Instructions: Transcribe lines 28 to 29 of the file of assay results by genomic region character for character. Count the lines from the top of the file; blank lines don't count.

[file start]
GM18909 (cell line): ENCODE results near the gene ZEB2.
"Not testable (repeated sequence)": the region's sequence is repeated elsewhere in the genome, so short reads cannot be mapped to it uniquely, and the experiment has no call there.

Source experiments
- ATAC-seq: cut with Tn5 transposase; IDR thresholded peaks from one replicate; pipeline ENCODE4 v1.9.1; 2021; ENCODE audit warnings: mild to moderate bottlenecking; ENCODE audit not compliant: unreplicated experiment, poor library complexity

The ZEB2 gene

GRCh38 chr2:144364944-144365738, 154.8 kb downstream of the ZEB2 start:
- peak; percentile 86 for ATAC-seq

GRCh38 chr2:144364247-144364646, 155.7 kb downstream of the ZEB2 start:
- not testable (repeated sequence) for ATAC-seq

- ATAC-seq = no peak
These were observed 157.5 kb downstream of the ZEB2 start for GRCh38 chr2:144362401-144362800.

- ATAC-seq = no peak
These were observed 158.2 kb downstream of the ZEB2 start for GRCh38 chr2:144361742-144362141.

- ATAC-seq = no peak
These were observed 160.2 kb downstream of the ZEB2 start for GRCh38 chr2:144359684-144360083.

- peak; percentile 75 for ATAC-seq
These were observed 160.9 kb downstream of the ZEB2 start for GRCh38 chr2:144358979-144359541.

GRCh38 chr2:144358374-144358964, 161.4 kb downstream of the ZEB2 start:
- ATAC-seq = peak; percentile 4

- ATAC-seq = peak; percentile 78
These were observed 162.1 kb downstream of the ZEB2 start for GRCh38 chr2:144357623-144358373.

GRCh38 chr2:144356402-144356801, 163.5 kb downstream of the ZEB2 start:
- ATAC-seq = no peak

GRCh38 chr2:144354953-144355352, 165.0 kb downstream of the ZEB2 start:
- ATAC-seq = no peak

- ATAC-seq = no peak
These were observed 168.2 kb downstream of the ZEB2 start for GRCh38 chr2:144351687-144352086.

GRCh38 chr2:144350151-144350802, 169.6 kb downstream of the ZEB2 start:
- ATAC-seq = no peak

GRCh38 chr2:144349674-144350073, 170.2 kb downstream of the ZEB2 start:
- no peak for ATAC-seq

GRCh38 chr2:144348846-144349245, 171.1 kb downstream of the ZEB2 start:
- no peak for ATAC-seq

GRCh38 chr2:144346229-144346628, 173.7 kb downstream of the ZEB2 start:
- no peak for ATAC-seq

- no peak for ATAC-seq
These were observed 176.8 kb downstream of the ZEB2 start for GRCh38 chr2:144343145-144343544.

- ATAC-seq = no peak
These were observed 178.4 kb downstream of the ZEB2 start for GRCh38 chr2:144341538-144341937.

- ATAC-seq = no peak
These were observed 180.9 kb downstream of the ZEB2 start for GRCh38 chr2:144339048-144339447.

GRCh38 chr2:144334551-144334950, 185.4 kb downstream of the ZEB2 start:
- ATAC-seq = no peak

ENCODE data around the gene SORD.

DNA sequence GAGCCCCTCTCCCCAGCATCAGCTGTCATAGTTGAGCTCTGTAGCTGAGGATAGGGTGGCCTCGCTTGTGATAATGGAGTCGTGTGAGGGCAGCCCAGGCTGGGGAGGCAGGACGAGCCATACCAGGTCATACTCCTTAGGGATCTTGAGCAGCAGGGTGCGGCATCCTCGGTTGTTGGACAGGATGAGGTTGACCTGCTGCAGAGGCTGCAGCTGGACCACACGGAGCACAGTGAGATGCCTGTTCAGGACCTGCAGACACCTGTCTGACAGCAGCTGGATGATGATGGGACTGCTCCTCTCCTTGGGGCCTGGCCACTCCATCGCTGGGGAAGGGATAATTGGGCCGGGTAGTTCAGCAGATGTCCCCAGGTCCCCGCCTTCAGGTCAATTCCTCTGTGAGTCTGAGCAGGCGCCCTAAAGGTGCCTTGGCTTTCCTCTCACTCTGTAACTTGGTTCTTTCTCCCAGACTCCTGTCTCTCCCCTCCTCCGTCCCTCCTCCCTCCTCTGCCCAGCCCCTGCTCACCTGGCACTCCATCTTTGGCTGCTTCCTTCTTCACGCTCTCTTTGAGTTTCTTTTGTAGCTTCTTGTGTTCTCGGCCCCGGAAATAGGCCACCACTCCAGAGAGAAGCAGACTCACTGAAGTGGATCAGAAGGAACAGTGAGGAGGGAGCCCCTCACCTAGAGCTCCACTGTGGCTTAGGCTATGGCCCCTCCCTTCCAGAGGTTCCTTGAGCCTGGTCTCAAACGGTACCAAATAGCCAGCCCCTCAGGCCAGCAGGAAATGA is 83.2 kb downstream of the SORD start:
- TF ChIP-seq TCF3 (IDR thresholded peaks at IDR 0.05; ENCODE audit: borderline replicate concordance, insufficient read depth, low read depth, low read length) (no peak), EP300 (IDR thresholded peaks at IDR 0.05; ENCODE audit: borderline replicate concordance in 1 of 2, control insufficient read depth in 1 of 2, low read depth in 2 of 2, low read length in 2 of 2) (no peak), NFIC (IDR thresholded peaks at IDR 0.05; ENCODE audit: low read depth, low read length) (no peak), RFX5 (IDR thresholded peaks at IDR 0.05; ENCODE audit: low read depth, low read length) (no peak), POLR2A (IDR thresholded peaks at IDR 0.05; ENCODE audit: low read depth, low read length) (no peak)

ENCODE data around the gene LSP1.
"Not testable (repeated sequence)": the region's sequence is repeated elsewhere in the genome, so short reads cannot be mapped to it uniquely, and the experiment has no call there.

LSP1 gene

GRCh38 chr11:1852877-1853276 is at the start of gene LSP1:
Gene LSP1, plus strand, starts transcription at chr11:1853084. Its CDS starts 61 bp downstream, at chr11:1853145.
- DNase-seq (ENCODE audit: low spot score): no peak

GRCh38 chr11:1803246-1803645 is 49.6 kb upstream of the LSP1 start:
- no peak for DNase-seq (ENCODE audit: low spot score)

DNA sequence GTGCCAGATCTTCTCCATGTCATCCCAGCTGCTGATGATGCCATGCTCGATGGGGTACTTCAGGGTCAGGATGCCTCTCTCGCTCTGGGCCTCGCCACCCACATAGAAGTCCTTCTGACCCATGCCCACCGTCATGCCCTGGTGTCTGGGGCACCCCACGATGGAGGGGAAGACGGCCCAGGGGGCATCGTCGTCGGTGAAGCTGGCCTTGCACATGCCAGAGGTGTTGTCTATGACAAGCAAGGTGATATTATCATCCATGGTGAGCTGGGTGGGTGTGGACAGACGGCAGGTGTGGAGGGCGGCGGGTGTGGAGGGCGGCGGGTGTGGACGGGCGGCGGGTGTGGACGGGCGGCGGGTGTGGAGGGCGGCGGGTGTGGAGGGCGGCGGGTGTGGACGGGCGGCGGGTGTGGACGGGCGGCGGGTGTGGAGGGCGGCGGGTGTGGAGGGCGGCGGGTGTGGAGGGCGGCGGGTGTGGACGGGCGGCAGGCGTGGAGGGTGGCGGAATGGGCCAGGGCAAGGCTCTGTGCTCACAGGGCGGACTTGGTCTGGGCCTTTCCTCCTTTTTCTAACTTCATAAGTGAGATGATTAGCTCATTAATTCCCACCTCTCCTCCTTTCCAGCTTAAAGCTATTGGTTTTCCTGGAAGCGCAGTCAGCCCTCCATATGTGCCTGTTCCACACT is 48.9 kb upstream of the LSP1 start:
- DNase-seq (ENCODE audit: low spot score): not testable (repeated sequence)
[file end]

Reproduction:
GRCh38 chr2:144350151-144350802, 169.6 kb downstream of the ZEB2 start:
- ATAC-seq = no peak